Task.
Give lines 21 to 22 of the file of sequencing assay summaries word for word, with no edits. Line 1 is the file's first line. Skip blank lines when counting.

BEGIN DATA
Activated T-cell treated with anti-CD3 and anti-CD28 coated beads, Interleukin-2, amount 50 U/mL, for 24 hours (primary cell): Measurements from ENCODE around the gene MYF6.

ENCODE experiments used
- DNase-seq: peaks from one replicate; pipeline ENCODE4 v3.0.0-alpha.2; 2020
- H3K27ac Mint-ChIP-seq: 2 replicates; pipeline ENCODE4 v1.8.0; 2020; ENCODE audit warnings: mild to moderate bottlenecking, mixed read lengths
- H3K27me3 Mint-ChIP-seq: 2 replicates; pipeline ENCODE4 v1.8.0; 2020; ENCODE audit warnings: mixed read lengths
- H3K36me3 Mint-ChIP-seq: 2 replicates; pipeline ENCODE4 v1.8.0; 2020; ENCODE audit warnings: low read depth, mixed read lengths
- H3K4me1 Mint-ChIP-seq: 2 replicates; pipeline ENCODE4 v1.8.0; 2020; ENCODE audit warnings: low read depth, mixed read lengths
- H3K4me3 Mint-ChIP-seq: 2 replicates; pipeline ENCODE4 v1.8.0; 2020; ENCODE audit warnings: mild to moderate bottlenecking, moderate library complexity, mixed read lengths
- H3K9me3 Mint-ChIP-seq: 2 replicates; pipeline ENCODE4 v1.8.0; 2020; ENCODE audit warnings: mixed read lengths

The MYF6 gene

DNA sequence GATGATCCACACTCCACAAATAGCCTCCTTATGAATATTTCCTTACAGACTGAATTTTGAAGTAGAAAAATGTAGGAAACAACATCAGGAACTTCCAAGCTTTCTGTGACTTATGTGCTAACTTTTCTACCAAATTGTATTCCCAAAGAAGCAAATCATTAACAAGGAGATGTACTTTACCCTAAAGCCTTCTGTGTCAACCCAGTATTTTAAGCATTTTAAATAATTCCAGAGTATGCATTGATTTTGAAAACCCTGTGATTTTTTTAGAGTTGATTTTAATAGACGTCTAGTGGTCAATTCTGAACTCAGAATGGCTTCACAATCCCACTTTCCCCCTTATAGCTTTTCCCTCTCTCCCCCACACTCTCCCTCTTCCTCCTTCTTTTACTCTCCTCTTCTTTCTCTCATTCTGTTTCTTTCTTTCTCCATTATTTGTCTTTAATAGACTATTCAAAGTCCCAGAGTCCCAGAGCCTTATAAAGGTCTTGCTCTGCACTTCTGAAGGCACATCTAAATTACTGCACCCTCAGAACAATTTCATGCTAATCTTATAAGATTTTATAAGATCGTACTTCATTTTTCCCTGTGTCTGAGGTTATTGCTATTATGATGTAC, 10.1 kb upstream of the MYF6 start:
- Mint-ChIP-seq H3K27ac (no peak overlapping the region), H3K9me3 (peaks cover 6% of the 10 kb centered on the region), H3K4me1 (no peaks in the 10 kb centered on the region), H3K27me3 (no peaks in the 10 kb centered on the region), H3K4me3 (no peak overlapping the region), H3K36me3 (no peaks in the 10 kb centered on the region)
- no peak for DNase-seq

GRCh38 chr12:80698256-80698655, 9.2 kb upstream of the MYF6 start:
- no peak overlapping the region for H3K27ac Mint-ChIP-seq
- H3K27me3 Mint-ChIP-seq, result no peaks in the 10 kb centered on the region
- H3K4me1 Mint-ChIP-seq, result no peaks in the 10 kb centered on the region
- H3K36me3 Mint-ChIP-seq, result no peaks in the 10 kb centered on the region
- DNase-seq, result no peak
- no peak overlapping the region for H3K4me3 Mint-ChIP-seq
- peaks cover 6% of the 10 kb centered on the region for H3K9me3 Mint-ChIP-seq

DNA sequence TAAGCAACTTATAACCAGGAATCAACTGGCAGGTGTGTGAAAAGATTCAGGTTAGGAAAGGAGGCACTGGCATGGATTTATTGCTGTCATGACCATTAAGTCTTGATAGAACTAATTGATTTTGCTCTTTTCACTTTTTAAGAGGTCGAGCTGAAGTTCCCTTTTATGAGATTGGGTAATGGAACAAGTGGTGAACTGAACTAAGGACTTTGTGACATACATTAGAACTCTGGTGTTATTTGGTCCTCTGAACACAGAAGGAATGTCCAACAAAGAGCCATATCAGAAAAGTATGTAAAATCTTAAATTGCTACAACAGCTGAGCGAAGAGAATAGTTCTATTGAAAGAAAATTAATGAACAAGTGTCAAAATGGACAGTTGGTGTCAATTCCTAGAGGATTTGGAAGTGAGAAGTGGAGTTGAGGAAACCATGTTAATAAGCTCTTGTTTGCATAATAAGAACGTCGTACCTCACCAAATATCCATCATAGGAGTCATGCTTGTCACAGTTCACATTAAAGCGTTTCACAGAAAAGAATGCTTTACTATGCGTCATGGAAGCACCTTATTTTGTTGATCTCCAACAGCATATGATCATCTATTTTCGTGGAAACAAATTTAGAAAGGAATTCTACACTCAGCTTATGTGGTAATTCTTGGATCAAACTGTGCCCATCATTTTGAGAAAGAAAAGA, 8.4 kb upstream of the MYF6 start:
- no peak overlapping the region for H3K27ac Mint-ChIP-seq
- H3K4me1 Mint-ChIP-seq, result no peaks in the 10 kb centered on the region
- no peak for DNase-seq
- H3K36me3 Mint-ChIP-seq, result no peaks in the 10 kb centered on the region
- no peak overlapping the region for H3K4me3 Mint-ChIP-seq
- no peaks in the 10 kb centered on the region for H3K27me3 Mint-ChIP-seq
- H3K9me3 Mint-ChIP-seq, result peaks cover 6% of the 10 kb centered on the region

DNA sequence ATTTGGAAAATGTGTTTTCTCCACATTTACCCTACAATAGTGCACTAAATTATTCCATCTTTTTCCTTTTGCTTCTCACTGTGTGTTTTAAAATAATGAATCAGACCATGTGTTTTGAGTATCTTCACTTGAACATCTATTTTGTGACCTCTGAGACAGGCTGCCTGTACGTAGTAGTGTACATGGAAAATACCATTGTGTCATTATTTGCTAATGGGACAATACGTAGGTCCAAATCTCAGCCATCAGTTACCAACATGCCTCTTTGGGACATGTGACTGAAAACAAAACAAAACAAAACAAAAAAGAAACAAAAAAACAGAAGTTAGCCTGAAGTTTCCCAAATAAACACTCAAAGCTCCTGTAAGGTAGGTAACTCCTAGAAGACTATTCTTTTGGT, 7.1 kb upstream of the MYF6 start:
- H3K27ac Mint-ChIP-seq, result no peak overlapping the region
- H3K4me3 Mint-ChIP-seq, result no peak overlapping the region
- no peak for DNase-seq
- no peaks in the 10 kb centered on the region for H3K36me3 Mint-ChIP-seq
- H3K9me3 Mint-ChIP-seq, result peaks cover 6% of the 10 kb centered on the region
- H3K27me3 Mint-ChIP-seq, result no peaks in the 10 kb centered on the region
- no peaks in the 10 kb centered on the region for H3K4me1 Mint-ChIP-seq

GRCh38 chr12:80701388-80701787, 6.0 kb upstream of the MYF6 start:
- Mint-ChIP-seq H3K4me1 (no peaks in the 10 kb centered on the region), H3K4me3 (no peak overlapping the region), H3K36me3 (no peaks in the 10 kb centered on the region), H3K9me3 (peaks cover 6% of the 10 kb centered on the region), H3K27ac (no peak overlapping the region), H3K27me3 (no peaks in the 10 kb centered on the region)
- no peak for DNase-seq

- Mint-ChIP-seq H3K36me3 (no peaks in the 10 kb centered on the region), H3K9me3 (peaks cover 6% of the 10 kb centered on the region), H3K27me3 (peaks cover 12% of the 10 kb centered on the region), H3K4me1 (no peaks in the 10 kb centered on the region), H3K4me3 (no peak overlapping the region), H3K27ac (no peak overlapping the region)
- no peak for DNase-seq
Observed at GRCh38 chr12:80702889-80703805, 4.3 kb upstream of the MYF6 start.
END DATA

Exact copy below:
- peaks cover 6% of the 10 kb centered on the region for H3K9me3 Mint-ChIP-seq

DNA sequence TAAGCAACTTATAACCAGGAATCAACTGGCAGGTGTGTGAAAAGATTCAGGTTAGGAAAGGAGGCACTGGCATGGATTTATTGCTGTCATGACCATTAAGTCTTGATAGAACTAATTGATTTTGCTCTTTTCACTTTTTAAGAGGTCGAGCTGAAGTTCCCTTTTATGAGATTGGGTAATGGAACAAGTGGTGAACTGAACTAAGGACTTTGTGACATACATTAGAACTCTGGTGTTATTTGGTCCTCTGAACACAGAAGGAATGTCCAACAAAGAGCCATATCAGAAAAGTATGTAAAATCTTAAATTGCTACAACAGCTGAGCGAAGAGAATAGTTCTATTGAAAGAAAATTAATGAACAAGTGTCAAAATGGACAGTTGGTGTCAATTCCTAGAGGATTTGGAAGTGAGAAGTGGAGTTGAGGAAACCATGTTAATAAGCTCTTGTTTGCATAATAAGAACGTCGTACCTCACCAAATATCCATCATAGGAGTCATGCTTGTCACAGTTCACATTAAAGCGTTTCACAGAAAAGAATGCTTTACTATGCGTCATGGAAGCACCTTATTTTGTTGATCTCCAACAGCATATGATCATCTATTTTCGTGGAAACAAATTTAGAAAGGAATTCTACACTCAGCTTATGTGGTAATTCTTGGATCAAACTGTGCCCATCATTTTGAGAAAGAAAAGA, 8.4 kb upstream of the MYF6 start: